A new popular product on the market is krill oil, a source of Omega-3 fatty acids similar to but different than fish oils. So, not surprisingly, since I carry fish oil supplements in my product line, I often get the question “Krill oil vs fish oil… which is better?”
First off, in case you’re wondering, “What the hey is a krill?”, it’s a tiny shrimp-like animal that swims around in the ocean by the bazillion. It sits at the bottom of the food chain and is food for all kinds of larger fish, including whales, who scoop them up by the bucketful and glup them down come feeding time. Like fish, they too contain Omega-3 fatty acids, so the reasoning goes, if we squeeze fish to get Omega-3s, why not share the love with krill and squeeze them for the same reason?
So now, we have companies popping up telling us that krill oil is the newer, better way to go, while the rest of us wonder what to think. The short answer? Fish oil still wins the day. Now let’s get a little deeper into the how and why.
Remember that we’re taking fish oil for the two big active ingredients… EPA and DHA. So the first question is, does krill oil contain EPA and DHA? You bet it does. And, the quality of the EPA and DHA, milligram per milligram, is just as good as fish oil. Studies have shown that an equal amount of EPA and DHA from krill oil shows up in the bloodstream just the same as it does from fish oil.
Here’s the thing. The actual amount of EPA and DHA in krill oil is very, very small compared to fish oil. If you’ve seen my video and post on how to pick quality fish oils, you know that quality and purity of fish oils is determined by the percentage of actual active ingredients in the fish oil. A 1000 mg capsule may only have 300 mg of EPA and DHA total… that’s only 30%, which is typical for standard commercial grade fish oils. Pharmaceutical grade or high-end fish oil is usually 50% pure. My Healthy Andy brand fish oils are 70% pure, cough cough shameless plug cough cough, but hey, let’s not dwell on that just now.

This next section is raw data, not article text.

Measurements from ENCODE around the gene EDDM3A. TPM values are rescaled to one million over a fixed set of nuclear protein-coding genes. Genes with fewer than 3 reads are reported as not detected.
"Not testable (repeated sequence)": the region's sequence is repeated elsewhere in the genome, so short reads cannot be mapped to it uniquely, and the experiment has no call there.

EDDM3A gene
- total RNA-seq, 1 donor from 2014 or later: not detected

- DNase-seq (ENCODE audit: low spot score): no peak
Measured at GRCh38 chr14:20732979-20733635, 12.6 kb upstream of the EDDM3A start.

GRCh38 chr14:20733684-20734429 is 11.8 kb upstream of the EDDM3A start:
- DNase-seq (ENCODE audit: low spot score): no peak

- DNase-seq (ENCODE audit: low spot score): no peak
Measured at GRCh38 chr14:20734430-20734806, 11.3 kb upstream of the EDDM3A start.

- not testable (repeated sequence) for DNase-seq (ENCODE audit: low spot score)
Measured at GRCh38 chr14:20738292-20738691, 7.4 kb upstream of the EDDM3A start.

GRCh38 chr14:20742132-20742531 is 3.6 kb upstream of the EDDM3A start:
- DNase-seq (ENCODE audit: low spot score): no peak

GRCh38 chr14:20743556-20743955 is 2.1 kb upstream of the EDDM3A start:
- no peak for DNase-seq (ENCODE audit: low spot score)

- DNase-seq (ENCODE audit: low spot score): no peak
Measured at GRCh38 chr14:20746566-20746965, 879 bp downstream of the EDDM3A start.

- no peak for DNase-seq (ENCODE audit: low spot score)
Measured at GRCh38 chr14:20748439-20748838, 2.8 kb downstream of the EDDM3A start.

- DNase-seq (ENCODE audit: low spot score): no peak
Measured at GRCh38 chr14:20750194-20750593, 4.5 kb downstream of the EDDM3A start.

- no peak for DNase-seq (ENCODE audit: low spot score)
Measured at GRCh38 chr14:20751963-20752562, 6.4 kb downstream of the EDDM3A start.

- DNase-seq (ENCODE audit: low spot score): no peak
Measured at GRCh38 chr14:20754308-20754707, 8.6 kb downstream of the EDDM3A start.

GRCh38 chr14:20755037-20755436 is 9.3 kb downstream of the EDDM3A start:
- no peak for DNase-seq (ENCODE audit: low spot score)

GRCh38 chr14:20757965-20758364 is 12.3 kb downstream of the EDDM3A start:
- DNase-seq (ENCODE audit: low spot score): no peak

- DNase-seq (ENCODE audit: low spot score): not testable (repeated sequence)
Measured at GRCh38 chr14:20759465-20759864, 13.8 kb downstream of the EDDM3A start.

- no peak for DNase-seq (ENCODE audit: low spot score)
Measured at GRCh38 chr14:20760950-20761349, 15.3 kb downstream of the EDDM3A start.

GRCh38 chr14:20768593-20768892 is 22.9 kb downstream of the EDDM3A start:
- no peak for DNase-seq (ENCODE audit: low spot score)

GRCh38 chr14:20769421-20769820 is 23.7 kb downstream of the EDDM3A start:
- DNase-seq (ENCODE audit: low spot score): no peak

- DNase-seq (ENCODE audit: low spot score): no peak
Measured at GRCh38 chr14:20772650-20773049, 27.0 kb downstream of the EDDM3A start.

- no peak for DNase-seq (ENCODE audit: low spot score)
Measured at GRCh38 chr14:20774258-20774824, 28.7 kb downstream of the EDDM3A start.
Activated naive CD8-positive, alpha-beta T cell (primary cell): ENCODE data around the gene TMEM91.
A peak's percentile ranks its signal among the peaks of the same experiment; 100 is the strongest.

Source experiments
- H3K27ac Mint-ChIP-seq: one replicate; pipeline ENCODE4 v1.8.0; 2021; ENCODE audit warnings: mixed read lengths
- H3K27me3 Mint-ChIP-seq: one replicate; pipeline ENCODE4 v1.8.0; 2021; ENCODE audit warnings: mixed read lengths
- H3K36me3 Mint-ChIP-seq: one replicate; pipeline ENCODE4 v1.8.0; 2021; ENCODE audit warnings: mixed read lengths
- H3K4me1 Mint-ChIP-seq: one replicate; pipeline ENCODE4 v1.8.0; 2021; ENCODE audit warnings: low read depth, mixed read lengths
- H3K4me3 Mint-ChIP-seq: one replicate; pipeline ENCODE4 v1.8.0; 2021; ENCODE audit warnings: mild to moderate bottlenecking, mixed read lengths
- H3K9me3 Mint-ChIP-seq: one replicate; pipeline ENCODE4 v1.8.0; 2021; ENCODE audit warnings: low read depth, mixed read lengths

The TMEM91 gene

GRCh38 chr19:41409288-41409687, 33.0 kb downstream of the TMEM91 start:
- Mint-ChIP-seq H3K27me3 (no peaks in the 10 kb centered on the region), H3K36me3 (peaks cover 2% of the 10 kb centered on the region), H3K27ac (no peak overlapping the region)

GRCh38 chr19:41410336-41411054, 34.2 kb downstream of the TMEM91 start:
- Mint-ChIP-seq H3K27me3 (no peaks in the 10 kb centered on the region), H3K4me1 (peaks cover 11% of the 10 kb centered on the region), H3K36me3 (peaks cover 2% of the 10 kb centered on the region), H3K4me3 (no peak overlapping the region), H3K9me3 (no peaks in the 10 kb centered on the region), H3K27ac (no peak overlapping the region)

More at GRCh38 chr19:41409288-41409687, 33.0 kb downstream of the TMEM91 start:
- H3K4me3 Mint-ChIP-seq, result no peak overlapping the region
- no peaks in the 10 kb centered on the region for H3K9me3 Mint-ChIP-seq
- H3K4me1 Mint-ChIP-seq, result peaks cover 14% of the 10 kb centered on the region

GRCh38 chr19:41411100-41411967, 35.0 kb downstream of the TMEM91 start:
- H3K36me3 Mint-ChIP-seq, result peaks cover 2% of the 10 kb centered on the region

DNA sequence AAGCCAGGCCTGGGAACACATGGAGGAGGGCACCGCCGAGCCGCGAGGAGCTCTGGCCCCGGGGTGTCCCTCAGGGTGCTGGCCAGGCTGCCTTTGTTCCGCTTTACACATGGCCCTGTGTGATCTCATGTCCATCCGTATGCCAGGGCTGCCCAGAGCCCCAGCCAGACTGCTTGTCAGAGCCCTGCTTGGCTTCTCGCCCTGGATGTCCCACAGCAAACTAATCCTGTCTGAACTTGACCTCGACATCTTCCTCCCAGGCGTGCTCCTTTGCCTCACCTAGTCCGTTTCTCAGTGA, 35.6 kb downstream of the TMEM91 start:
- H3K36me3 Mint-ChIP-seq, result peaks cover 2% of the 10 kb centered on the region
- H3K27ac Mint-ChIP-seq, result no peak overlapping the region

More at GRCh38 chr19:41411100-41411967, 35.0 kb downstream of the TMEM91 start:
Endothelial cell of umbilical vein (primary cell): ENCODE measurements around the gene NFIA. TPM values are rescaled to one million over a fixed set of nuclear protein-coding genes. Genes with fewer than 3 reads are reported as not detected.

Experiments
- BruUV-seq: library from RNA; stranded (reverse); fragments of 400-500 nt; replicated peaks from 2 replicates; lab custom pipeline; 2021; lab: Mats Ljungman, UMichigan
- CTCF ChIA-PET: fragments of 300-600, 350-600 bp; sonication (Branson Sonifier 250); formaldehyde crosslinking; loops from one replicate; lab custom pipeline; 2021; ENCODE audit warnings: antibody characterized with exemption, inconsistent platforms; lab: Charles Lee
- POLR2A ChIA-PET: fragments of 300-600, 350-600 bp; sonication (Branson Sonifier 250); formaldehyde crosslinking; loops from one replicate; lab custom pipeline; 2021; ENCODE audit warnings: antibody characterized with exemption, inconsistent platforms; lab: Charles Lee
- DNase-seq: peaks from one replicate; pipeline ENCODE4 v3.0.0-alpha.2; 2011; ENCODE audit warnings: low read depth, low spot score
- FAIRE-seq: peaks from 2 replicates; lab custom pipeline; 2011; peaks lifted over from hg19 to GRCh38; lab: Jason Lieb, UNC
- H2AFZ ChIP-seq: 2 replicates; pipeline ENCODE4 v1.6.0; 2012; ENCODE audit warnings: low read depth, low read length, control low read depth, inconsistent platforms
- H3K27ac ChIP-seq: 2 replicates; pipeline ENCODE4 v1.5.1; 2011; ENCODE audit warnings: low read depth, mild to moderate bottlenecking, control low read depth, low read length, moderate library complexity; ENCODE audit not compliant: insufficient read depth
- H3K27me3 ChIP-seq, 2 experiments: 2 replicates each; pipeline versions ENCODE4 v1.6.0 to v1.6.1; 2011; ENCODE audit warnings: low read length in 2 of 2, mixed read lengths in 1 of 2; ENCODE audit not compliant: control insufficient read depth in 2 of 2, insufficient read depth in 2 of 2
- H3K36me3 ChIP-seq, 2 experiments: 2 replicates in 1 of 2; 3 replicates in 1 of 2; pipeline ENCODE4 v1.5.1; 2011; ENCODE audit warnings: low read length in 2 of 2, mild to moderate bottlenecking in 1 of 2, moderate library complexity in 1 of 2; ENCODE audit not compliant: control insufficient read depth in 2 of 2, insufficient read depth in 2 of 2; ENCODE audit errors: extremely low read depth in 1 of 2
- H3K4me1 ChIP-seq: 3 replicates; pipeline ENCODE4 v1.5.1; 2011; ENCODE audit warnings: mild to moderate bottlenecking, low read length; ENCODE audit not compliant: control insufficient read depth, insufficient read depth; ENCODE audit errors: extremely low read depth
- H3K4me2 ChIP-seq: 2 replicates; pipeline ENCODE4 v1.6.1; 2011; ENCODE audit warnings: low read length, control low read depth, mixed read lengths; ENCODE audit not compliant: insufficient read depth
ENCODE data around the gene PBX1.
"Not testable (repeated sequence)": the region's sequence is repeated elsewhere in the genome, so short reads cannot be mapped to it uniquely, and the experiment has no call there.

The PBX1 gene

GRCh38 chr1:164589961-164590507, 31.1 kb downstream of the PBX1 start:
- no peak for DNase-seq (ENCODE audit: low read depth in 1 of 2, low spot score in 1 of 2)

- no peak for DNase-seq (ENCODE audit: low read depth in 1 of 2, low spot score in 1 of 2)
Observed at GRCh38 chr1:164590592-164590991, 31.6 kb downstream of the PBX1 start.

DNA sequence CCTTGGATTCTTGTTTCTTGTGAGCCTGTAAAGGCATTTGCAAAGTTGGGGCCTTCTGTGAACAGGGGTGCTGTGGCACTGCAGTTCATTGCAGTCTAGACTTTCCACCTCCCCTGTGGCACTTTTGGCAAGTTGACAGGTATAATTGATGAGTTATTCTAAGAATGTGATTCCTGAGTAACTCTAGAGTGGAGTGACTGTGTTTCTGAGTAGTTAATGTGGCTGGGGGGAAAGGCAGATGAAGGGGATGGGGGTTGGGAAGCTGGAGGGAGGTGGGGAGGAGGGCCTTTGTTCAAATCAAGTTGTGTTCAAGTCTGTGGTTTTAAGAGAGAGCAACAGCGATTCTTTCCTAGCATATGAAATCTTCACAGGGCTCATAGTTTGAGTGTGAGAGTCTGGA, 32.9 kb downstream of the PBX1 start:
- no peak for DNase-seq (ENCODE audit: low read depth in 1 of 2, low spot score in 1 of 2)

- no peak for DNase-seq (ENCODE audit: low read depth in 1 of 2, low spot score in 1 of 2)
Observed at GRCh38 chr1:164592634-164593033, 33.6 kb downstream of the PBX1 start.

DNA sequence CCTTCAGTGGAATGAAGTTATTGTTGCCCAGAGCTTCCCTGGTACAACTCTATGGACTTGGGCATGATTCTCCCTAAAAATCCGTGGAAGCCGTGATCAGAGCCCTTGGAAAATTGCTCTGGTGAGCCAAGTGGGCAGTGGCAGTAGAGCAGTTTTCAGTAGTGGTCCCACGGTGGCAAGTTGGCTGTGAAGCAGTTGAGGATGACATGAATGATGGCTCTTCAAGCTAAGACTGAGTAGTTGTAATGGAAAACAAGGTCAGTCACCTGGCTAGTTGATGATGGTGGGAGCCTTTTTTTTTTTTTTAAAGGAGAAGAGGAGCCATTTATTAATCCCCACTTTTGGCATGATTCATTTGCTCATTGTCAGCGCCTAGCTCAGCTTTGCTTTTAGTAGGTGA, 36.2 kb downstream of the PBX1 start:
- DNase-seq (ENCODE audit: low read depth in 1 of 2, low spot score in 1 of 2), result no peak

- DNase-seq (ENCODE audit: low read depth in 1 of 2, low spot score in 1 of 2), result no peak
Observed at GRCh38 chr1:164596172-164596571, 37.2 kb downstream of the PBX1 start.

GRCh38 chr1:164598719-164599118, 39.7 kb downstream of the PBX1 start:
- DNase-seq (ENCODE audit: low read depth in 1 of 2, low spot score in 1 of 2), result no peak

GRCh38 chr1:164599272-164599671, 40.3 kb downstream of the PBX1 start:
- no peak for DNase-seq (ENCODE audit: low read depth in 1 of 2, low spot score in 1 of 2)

Krill oil, on the other hand, only has about 10% EPA and DHA. So while the active ingredients in krill oil are okay, you just don’t get much of them. You’d have to eat a handful of krill oil capsules to match a more reasonable dose of fish oil.
So that’s the main reason to stick to fish oils. You just get more bang for the buck (or milligram) with fish oils. There’s another reason that I think is quite relevant too, that has more to do with logic than evidence (by the way, not the same thing).
Here it is. We eat fish. We don’t eat krill.
That’s it. Sort of simple, but relevant. I’d rather get my Omega-3s from a source that is a natural food source. Just like grass. Cows eat grass, and we eat cows, but we don’t eat grass, so I don’t want to squeeze grass to try to get something out of it.
So to sum up, when it comes to krill oil vs fish oil, the clear choice is still fish oil. While krill oil is a mediocre source of Omega-3 fatty acids, fish oils are still a far superior choice. Fish oil provides more EPA and DHA, and is a more natural source (in that we eat fish) of Omega-3s.
Remember to check out the video on how to pick fish oils that I mentioned above, and compare your brand’s purity to my own Healthy Andy fish oils. Stay healthy!